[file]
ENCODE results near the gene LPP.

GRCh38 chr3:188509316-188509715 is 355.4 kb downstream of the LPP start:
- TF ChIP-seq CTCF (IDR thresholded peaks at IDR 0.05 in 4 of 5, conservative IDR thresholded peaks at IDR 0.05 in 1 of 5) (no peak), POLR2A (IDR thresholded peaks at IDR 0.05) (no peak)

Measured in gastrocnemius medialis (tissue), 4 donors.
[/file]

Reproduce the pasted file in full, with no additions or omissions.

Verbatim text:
ENCODE results near the gene LPP.

GRCh38 chr3:188509316-188509715 is 355.4 kb downstream of the LPP start:
- TF ChIP-seq CTCF (IDR thresholded peaks at IDR 0.05 in 4 of 5, conservative IDR thresholded peaks at IDR 0.05 in 1 of 5) (no peak), POLR2A (IDR thresholded peaks at IDR 0.05) (no peak)

Measured in gastrocnemius medialis (tissue), 4 donors.